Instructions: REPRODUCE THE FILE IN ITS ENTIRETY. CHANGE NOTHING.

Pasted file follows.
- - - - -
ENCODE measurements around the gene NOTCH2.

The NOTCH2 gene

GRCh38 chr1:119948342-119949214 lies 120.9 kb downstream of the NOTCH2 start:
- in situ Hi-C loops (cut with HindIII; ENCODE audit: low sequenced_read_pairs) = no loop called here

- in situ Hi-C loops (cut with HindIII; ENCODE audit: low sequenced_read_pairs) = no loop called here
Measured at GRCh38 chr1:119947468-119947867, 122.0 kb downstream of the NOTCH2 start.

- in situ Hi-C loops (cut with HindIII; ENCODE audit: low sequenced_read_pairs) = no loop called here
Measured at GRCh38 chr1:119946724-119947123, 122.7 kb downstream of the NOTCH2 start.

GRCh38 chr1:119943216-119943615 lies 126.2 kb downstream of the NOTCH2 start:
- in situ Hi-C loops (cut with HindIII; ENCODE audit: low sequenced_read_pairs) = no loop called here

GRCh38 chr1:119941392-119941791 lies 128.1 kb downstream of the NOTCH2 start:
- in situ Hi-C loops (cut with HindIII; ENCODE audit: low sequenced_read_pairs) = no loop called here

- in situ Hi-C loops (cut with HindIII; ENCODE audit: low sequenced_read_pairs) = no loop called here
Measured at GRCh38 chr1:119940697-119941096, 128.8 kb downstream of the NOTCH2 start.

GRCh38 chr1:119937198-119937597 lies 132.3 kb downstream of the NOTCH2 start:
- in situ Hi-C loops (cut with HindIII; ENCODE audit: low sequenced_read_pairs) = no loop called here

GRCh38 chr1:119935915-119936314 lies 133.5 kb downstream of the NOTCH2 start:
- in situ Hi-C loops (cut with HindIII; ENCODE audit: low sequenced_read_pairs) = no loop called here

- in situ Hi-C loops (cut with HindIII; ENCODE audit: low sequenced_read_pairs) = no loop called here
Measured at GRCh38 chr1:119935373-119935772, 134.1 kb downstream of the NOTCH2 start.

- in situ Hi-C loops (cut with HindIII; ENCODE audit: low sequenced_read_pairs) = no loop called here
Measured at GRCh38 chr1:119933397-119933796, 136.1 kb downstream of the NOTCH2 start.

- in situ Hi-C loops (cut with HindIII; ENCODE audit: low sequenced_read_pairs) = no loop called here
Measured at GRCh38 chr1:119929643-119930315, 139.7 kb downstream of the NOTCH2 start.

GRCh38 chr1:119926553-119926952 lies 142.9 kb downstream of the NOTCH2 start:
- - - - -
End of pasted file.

ENCODE measurements around the gene NOTCH2.

The NOTCH2 gene

GRCh38 chr1:119948342-119949214 lies 120.9 kb downstream of the NOTCH2 start:
- in situ Hi-C loops (cut with HindIII; ENCODE audit: low sequenced_read_pairs) = no loop called here

- in situ Hi-C loops (cut with HindIII; ENCODE audit: low sequenced_read_pairs) = no loop called here
Measured at GRCh38 chr1:119947468-119947867, 122.0 kb downstream of the NOTCH2 start.

- in situ Hi-C loops (cut with HindIII; ENCODE audit: low sequenced_read_pairs) = no loop called here
Measured at GRCh38 chr1:119946724-119947123, 122.7 kb downstream of the NOTCH2 start.

GRCh38 chr1:119943216-119943615 lies 126.2 kb downstream of the NOTCH2 start:
- in situ Hi-C loops (cut with HindIII; ENCODE audit: low sequenced_read_pairs) = no loop called here

GRCh38 chr1:119941392-119941791 lies 128.1 kb downstream of the NOTCH2 start:
- in situ Hi-C loops (cut with HindIII; ENCODE audit: low sequenced_read_pairs) = no loop called here

- in situ Hi-C loops (cut with HindIII; ENCODE audit: low sequenced_read_pairs) = no loop called here
Measured at GRCh38 chr1:119940697-119941096, 128.8 kb downstream of the NOTCH2 start.

GRCh38 chr1:119937198-119937597 lies 132.3 kb downstream of the NOTCH2 start:
- in situ Hi-C loops (cut with HindIII; ENCODE audit: low sequenced_read_pairs) = no loop called here

GRCh38 chr1:119935915-119936314 lies 133.5 kb downstream of the NOTCH2 start:
- in situ Hi-C loops (cut with HindIII; ENCODE audit: low sequenced_read_pairs) = no loop called here

- in situ Hi-C loops (cut with HindIII; ENCODE audit: low sequenced_read_pairs) = no loop called here
Measured at GRCh38 chr1:119935373-119935772, 134.1 kb downstream of the NOTCH2 start.

- in situ Hi-C loops (cut with HindIII; ENCODE audit: low sequenced_read_pairs) = no loop called here
Measured at GRCh38 chr1:119933397-119933796, 136.1 kb downstream of the NOTCH2 start.

- in situ Hi-C loops (cut with HindIII; ENCODE audit: low sequenced_read_pairs) = no loop called here
Measured at GRCh38 chr1:119929643-119930315, 139.7 kb downstream of the NOTCH2 start.

GRCh38 chr1:119926553-119926952 lies 142.9 kb downstream of the NOTCH2 start: